Some students concerned about anti-Hindu nationalism conference turning into anti-Hinduism rhetoric

Kaushiki Roy, News Reporter

Editor’s Note: This article first appeared as part of the September 10 flipbook.

Content warning: This article contains discussions of racism and death.

UT’s South Asia Institute is sponsoring a national conference aimed at “dismantling” a right-wing political ideology that stems from a radicalized branch of Hinduism and is gaining political power in India.  Some UT students are concerned the conference may promote anti-Hindu rhetoric, since some speakers have disrespected religious Hindu symbols and scriptures in the past. 

Over 40 universities are sponsoring the Dismantling Global Hindutva conference, which will take place virtually Sept. 10-12. The conference will host several speakers to discuss Hindutva, a pro-Hindu political ideology that would establish Hinduism as the sole and supreme religion in India and push out minority faiths such as Islam. 

Hinduism vs. Hindutva

Snehal Shingavi, Asian American studies and English professor, said some conference controversy comes from confusion about the difference between Hinduism and Hindutva. About 80% of people in India practice Hinduism, one of the world’s oldest religions which emphasizes truth and a harmonious way of life. Hindutva is a political ideology used to place Hinduism above other religions and create a religiously homogeneous society.  

Many people oppose the conference because they believe it will promote anti-Hindu views by inaccurately conflating Hindutva and Hinduism. 

“The Dismantling Global Hindutva conference is trying to highlight the dangers of this political formation which many have associated with the closest thing we have in the world today to mid-20th-century ideas of fascism,” Shingavi said. “Many of the leaders of Hindutva organizations in the earlier part of the 20th centuries actually drew inspiration from Hitler and Mussolini.”

Currently, Hindutva has gained traction through India’s leading right-wing political party that is trying to push out other religions from India and establish it as a solely Hindu country. India’s prime minister has passed multiple bills such as the Citizenship Amendment Act in 2019, forcing non-Hindu undocumented residents to leave India. 

Shingavi said it is important for South Asian Americans to understand what is going on in India with Hindutva.

“Organizing South Asians in the United States in arming them with some activist knowledge, some history, some political ideas and some tactics to be able to challenge and resist (Hindutva) is important,” Shingavi said.

Student Concerns

Hindu on Campus, an Indian diaspora student activist organization, released a video clip on Twitter on Aug. 19 expressing its concerns about the respective speakers in the conference. 

In the video, Hindu on Campus included tweets from speakers who exhibited anti-Hindu views in the past. The organization referenced the conference’s speaker Kavita Krishnan, who tweeted in 2015 about two brothers who murdered their sister for trying to elope with her cousin because Hindu values prompted them to. 

Krishnan said the brothers committed murder because the Hindu festival Raksha Bandhan, which celebrates brotherly protection, gave them the right to control their sister’s actions. Hindu on Campus clarified in the video that the members of the isolated incident did not practice Hinduism, and Krishnan used the example to incorrectly portray violent acts motivated by the religion.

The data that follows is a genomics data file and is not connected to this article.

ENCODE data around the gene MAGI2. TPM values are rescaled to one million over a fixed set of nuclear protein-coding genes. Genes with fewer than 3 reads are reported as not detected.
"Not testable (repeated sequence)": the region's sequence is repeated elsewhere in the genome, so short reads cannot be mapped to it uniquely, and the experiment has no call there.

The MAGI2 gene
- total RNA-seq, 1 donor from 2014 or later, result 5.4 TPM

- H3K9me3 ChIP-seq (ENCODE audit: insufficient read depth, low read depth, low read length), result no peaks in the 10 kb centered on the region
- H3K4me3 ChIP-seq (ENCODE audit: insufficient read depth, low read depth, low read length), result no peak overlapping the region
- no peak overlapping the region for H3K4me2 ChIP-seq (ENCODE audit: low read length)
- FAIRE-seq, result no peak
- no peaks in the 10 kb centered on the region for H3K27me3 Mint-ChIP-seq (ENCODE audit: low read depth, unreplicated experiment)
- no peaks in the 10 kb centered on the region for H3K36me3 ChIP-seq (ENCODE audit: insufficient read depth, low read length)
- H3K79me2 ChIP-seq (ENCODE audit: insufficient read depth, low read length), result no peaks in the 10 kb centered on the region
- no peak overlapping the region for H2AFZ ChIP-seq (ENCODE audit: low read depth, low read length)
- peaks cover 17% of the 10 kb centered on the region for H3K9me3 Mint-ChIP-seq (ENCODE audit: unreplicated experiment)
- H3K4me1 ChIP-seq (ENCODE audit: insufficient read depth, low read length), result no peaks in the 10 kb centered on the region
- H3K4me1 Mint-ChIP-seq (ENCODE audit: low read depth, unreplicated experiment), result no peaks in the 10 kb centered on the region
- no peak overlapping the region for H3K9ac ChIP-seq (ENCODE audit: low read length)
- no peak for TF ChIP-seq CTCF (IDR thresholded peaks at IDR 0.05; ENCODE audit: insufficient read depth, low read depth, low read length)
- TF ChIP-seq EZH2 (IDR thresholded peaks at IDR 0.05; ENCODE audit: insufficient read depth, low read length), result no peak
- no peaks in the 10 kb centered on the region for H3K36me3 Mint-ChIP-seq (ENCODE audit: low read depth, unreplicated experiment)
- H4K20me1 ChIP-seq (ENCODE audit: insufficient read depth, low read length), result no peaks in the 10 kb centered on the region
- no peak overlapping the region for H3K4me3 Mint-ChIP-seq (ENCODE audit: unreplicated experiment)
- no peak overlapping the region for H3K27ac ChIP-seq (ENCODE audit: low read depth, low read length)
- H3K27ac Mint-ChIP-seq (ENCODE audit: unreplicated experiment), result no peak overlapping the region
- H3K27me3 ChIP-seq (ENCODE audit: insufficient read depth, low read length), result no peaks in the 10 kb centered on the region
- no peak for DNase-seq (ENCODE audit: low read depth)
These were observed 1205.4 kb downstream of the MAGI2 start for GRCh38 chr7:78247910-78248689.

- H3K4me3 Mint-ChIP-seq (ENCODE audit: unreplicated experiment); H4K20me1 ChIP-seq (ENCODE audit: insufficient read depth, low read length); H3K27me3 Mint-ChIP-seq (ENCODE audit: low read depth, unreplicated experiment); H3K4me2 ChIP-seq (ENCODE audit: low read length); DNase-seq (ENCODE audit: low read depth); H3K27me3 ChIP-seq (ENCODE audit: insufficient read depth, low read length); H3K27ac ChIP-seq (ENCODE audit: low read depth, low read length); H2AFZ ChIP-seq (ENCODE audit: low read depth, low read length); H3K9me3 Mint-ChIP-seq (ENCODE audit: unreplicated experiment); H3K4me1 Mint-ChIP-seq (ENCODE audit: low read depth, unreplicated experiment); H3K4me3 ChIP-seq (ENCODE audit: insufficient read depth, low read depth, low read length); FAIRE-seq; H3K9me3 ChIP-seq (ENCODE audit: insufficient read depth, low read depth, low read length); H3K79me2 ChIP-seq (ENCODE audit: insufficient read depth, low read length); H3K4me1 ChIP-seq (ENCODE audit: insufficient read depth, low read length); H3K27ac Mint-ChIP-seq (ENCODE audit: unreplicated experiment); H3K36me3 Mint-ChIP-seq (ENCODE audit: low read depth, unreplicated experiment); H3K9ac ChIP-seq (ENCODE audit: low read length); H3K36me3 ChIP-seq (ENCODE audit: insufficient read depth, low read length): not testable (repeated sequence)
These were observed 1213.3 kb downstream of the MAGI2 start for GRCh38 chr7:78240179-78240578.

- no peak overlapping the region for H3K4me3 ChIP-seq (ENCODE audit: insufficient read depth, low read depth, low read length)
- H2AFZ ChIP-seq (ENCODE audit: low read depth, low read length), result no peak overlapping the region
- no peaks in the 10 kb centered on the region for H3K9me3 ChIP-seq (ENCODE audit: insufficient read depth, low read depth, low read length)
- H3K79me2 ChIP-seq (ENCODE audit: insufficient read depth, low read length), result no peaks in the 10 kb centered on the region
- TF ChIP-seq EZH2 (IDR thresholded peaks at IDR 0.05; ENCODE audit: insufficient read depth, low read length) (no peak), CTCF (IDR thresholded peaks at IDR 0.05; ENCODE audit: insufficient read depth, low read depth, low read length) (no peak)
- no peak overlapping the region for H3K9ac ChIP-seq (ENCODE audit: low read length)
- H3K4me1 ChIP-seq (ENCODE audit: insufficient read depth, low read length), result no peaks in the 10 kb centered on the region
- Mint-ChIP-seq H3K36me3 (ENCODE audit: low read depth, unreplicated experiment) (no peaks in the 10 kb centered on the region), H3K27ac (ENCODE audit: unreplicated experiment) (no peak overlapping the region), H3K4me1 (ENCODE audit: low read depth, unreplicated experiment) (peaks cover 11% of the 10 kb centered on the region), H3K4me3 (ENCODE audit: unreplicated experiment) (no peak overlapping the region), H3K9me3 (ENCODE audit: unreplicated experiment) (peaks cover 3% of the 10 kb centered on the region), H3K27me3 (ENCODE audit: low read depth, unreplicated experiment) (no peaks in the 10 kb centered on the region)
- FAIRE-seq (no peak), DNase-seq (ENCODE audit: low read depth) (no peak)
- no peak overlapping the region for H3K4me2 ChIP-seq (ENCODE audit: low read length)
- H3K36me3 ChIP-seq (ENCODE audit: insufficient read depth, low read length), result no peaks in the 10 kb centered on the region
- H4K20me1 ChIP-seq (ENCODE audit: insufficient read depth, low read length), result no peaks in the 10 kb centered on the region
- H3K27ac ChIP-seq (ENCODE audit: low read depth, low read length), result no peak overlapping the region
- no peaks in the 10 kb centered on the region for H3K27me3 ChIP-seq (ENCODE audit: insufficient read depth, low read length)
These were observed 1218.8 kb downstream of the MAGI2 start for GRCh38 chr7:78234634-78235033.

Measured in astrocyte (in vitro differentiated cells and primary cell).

Siddarth Kaki, a member of UT’s Chinmaya Mission chapter, a religious Hindu organization that promotes the study of Hindu scriptures, said the political opinions showcased in the conference are important, but he feels the Hindu religion and its scripture should stay out of the event altogether. 

“The issue, however, is that it very much seems like the conference is a smokescreen. They say it’s against Hindutva, but almost every single panelist they listed the names there and all the materials that they’ve sent out, have very specifically anti-Hindu biases,” said Kaki, an aerospace engineering graduate student. 

Kaki said panelists disrespected Hindu texts and scriptures in the past. Meena Kandasamy, a speaker at the conference, wrote a poem in 2012, sexualizing deities in the Ramayana, a scripture explaining the importance of familial relationships and social responsibility. 

In the story, when the prince goes to live in the forest to fulfill a promise to his father, his wife gets kidnapped, which leads the prince to fight a war to free her. Kandasamy’s poem overly sexualized the scripture by claiming the wife had sexual feelings toward her kidnapper, Hindu on Campus said. 

“Some of the speakers on the line take some very revered texts and stories from Hinduism and portray it in a disturbing fashion,” Kaki said. “There’s really no other point (in) saying something in a derogatory fashion, other than if you have a bias against them.”

Lalith Gannavaram, also a member of UT’s Chinmaya Mission chapter, said he feels the way the conference advertising itself evokes confusion and controversy. 

“(Dismantling Global Hindutva) suggests …  it’s not just a political ideology that’s being propagated in India but a common thread (in) Indians across the globe,” said Gannavaram, an aerospace engineering and Sanskrit senior.

Gannavaram said he urges everyone to take an educated viewpoint without any preconceived biases toward or against the conference. 

“I am strongly on one side, but that doesn’t mean that the conference should not happen,” Gannavaram said. “It means that the method of discussion needs to be mediated and needs to be a debate rather than a verdict.”